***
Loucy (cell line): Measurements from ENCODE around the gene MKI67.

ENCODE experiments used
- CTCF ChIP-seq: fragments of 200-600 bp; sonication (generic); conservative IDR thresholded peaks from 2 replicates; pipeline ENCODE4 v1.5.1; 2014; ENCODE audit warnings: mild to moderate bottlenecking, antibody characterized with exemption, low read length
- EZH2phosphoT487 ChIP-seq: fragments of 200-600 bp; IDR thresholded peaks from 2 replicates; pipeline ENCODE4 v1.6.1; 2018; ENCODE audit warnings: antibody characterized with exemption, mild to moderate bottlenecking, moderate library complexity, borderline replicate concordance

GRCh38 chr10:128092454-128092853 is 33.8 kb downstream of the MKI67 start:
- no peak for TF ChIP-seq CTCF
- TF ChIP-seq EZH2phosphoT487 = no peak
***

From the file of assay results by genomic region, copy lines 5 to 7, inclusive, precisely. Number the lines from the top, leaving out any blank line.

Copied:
GRCh38 chr10:128092454-128092853 is 33.8 kb downstream of the MKI67 start:
- no peak for TF ChIP-seq CTCF
- TF ChIP-seq EZH2phosphoT487 = no peak